What’s new about the chasm between the rich and the poor in the United States, then, isn’t that it’s growing or that scholars are studying it or that people are worried about it. What’s new is that American politicians of all spots and stripes are talking about it, if feebly: inequality this, inequality that. In January, at a forum sponsored by Freedom Partners (a free-market advocacy group with ties to the Koch brothers), the G.O.P. Presidential swains Ted Cruz, Rand Paul, and Marco Rubio battled over which of them disliked inequality more, agreeing only that its existence wasn’t their fault. “The top one per cent earn a higher share of our income, nationally, than any year since 1928,” Cruz said, drawing on the work of Saez and Piketty. Cruz went on, “I chuckle every time I hear Barack Obama or Hillary Clinton talk about income inequality, because it’s increased dramatically under their policies.” No doubt there has been a lot of talk. “Let’s close the loopholes that lead to inequality by allowing the top one per cent to avoid paying taxes on their accumulated wealth,” Obama said during his State of the Union address. Speaker of the House John Boehner countered that “the President’s policies have made income inequality worse.”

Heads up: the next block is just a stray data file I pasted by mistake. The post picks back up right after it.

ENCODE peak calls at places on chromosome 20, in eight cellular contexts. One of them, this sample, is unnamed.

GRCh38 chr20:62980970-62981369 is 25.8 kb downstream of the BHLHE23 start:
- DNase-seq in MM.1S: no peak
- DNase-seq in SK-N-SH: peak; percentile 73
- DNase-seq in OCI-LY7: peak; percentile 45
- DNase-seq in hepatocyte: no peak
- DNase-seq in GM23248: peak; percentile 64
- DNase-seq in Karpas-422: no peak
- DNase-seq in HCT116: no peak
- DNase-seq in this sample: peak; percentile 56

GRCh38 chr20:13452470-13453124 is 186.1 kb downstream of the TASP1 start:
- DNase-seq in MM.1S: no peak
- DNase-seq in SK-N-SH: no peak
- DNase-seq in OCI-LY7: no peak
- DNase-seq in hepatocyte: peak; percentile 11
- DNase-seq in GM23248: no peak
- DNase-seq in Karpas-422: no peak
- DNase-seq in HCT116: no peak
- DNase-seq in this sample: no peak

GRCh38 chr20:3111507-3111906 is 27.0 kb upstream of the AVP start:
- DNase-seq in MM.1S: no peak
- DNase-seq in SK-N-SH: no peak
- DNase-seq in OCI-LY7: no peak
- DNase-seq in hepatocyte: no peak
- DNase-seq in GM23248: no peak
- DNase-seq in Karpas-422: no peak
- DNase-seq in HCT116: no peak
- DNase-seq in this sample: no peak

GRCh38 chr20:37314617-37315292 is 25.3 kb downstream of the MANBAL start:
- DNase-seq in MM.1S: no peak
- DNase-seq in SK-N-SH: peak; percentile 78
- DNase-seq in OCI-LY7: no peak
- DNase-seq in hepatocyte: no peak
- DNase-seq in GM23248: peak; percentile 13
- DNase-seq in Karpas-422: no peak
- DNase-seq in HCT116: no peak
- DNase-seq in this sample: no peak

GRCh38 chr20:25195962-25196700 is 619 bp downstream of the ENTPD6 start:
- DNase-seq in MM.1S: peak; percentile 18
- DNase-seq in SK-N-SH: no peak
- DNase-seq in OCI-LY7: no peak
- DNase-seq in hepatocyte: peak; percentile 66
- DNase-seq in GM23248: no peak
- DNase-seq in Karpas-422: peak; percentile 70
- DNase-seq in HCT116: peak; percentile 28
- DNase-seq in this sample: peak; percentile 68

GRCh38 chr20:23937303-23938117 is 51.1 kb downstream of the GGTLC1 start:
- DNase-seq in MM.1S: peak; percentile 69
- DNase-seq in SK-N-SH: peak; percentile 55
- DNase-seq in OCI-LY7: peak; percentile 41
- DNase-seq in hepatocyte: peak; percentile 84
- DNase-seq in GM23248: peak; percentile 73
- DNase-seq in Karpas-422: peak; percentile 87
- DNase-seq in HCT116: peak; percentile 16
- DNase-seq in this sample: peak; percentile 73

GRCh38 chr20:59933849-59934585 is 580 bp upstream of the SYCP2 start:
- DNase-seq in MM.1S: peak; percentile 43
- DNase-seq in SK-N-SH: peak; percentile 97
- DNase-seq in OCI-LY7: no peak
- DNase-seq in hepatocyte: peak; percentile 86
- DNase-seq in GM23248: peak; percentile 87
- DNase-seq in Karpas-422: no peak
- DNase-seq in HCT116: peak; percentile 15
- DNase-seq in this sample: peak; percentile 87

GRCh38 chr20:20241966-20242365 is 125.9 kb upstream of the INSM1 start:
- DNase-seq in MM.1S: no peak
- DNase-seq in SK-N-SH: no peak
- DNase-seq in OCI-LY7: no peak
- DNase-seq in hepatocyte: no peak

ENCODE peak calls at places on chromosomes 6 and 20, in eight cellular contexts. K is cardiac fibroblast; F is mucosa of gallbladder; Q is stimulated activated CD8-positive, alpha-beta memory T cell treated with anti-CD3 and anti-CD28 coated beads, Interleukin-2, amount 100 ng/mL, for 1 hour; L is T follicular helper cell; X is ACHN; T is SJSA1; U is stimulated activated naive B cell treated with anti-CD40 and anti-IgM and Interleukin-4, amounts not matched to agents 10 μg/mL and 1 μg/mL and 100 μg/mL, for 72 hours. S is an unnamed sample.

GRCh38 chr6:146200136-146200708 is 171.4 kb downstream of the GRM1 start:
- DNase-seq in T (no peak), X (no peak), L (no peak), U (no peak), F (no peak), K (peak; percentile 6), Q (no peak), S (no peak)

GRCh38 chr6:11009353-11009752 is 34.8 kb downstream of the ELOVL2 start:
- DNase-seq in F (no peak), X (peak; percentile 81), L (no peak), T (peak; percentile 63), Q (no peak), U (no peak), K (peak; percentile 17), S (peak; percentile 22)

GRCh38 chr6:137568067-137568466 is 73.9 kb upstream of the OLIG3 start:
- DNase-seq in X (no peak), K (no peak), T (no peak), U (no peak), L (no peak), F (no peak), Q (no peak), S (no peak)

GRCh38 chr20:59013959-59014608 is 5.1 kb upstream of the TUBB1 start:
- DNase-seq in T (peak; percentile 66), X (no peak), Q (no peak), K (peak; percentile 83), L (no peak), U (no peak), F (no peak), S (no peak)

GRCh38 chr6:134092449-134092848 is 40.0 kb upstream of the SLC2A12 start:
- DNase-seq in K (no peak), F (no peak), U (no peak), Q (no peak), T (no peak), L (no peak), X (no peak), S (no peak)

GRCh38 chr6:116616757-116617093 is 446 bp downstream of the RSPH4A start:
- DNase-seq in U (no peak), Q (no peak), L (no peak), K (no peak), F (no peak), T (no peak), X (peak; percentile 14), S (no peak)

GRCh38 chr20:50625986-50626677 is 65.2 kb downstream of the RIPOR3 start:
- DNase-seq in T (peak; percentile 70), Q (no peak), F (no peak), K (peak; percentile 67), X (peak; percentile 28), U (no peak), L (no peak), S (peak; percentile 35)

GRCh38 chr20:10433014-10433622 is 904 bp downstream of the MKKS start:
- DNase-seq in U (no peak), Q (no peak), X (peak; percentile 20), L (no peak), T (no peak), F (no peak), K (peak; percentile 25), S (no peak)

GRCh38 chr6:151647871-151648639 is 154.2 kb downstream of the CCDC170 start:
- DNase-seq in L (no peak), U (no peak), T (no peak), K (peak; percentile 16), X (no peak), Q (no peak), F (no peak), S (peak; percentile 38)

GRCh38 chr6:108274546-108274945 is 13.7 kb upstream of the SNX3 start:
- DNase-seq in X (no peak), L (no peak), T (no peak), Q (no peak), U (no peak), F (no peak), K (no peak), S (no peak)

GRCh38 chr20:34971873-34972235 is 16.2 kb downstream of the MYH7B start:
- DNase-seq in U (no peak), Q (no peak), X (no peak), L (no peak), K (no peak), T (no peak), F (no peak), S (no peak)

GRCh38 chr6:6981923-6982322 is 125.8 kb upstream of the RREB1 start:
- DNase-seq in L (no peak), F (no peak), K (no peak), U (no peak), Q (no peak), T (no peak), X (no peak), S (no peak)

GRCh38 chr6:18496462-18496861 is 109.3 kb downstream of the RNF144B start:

The reason Democrats and Republicans are fighting over who’s to blame for growing economic inequality is that, aside from a certain amount of squabbling, it’s no longer possible to deny that it exists—a development that’s not to be sneezed at, given the state of the debate on climate change. That’s not to say the agreement runs deep; in fact, it couldn’t be shallower. The causes of income inequality are much disputed; so are its costs. And knowing the numbers doesn’t appear to be changing anyone’s mind about what, if anything, should be done about it. ...